The biggest surprise from my 2016 D.C. Pen Show Haul was one of the lesser-known pens that I picked up: the Diplomat Aero. Diplomat is not as well-known in the States as other major German brands like Pelikan, Montblanc, Lamy, and Faber-Castell but they are building a small and loyal following, moreso than other smaller German manufacturers such as Otto Hutt and Cleo-Skribent. Let's just say there's a reason that they've been around since 1922. I've had the opportunity to write with multiple pens in Diplomat's lineup, and have been uniformly impressed, especially with the quality of the nibs. Along with the Otto Hutt Design 06, the Diplomat Aero has recently been one of my daily workhorses.
Unique Design and Quality Build
The Aero sports one of the most unique fountain pen designs out there right now. (Well, there might be designs that are more "unique," but I'm referring to designs that are both unique and don't destroy the functionality of the pen.) It's inspired by the "Zeppelin" airships of the 1920s-1930s. The Company's "propeller" logo is painted on the top of the cap - more on that below. Overall, I enjoy the design. At first glance, some might consider this pen a little weird looking and even ostentatious, but in real life the design ends up being fairly understated, especially in the matte-black/gunmetal color scheme.
The Aero's aluminum construction gives it some heft, but this is a well-designed and well-balanced pen. Personally, I think this pen has better balance posted rather than unposted, but that's my preference with most pens as long as they aren't too long. The slip cap fits tightly, with no wiggle or play. It also posts firmly on the tapered end. The anodized section is grippy, slightly tapered, and makes the Aero a comfortable pen to use for long periods of time.
The clip has what I consider to be the optimal level of tension. It's not so loose that it feels flimsy, but it's not so tight that it won't easily clip to a shirt pocket. The matte black anodization on the clip makes it slide even easier.
The one issue I have with this pen has to do with the finish. Not necessarily the anodized coating that's applied to the metal body, clip, and section - which has held up very well - but with the painted Diplomat logo on the top of the cap. Mine started to flake off almost immediately, and I finally got so fed up with it that I took my fingernail to it and was able to completely remove it in less than 10 seconds. Honestly, this isn't a big deal for me because I like the plain black cap better than adorned version, but at this price point Diplomat needs to either fix this issue by actually etching the logo into the anodized coating or remove it from the top of the cap entirely. Flaking paint makes an otherwise excellent pen look cheap.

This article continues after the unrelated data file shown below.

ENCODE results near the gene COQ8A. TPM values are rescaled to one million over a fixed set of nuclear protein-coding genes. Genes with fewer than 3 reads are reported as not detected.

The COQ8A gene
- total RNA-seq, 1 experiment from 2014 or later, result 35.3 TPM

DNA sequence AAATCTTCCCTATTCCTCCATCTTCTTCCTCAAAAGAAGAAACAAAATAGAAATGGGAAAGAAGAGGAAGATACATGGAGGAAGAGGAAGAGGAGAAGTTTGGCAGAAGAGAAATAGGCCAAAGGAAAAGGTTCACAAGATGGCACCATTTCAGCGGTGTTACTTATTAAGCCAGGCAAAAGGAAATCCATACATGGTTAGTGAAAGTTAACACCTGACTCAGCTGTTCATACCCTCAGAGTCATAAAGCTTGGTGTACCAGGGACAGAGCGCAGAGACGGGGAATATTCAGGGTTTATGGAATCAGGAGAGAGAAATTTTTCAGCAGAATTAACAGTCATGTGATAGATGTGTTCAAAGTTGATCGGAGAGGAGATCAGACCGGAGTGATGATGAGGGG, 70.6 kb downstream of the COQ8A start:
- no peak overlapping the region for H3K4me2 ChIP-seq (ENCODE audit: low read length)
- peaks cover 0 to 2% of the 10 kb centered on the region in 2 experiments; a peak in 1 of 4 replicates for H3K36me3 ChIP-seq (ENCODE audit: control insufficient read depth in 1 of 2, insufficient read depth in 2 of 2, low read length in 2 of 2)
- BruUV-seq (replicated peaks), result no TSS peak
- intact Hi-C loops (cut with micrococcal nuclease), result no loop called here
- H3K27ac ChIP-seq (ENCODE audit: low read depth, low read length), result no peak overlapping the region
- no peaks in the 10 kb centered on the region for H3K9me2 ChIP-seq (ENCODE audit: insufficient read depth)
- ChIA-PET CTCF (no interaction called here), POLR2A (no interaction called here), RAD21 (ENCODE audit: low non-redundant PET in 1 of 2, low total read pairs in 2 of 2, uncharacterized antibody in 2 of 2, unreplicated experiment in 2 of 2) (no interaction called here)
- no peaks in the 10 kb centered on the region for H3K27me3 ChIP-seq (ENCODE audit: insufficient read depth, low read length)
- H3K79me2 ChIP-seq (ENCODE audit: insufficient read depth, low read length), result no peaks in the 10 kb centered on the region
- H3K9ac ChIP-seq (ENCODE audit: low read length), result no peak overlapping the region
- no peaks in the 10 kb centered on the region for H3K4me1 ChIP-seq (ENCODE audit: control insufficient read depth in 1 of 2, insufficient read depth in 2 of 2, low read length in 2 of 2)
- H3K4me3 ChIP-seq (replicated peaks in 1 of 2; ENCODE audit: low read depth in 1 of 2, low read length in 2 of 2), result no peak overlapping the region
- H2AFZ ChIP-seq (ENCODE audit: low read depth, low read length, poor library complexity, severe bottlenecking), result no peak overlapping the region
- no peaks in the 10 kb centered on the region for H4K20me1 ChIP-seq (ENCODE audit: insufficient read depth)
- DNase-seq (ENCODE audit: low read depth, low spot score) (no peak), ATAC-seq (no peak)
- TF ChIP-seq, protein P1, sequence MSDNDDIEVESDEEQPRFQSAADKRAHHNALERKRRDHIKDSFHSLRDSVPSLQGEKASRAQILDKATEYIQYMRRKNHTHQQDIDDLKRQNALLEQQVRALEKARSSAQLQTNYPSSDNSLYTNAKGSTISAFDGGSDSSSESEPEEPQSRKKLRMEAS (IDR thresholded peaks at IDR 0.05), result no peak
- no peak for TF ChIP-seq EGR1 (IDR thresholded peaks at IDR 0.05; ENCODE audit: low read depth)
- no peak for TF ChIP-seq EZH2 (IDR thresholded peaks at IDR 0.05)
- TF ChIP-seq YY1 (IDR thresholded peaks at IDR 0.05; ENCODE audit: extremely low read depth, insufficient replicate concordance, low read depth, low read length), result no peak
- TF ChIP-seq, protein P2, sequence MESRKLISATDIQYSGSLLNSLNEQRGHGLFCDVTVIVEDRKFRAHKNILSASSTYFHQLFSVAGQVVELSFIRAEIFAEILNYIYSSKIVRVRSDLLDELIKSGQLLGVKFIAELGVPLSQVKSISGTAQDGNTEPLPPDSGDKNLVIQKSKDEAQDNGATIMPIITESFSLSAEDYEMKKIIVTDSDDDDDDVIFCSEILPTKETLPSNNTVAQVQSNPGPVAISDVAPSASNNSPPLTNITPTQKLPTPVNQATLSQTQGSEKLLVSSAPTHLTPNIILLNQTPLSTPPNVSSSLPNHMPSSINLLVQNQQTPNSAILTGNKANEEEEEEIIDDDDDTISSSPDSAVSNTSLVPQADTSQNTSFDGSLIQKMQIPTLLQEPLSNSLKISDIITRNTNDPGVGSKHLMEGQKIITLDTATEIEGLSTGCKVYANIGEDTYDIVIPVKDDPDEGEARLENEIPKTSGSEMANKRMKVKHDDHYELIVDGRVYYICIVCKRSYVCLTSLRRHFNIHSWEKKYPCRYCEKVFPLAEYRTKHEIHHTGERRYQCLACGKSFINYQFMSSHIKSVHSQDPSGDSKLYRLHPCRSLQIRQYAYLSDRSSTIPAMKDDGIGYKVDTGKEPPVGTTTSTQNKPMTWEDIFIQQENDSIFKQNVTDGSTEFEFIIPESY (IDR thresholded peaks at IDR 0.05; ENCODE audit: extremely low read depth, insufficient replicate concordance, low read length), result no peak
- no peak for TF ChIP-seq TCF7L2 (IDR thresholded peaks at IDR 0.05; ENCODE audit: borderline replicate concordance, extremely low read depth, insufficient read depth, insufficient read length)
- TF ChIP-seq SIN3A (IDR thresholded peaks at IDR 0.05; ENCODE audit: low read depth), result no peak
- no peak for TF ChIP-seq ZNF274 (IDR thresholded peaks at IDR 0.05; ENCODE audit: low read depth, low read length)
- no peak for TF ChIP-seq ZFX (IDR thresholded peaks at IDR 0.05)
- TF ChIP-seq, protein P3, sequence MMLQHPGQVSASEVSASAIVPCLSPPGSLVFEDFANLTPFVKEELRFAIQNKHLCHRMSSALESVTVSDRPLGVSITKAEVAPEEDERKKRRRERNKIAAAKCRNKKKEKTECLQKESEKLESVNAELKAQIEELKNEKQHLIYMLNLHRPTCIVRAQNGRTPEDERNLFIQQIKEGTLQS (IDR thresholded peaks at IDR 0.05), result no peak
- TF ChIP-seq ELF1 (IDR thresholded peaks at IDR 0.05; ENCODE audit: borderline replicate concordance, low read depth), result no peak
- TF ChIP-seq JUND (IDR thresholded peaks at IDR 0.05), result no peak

An Extremely Smooth JoWo Nib
As fun as the design is, the nib is what makes this pen a joy to use. My Aero sports a very smooth and very wet JoWo medium. This nib might be slightly wider than optimal for my style of writing, but for a stainless steel nib, it's been tuned perfectly. I met the Diplomat distributor at the D.C. Pen show, who told me that Diplomat has employees in the JoWo factory who personally test and tune all Diplomat nibs before they leave. I tend to believe this, because of the two Diplomat pens I own - the Aero and the lower-priced Diplomat Esteem - both write much better than stock JoWo nibs that I've purchased from other sources. These nibs clearly have been tuned.
Diplomat uses a standard cartridge/converter filling system. Nothing too exciting here.
Takeaways and Where to Buy
I like this pen and don't regret adding it to my rotation. While the flaking paint issue is annoying, the nib is outstanding and I love the design and the matte black color scheme. (If it's all-black or red, I'll typically buy it.)
Diplomat is popping up in multiple online retailers as the brand gains popularity. MSRP on the Diplomat Aero is $195, with some dealers selling for around $160, which is what I paid purchasing from the distributor directly at the D.C. Pen Show. While I really enjoy the pen, $160 is high, and $195 prohibitively expensive, especially compared to a similarly priced pen like the Otto Hutt 06 that didn't have the annoying flaking paint issue.
Fortunately, you can usually find the Aero on Amazon at a more reasonable price (though the actual price changes regularly). Massdrop deals on this pen also pop up from time to time. In addition to the matte black model featured in this review, the Aero comes in a silver version and a very attractive brown. (Honestly, I eventually may pick up a brown version for myself. The color looks that good.)
The Aero's newfound popularity has resulted in a lot of reviews out there, mostly positive. Check out Brad's review over at the Pen Addict, Matt's review at The Pen Habit, Mike's at Inkdependence, and Ian's review over at Pens! Paper! Pencils!.
Disclaimer: This post contains affiliate links. I purchased the pen featured in this review with my own funds, for my own personal collection.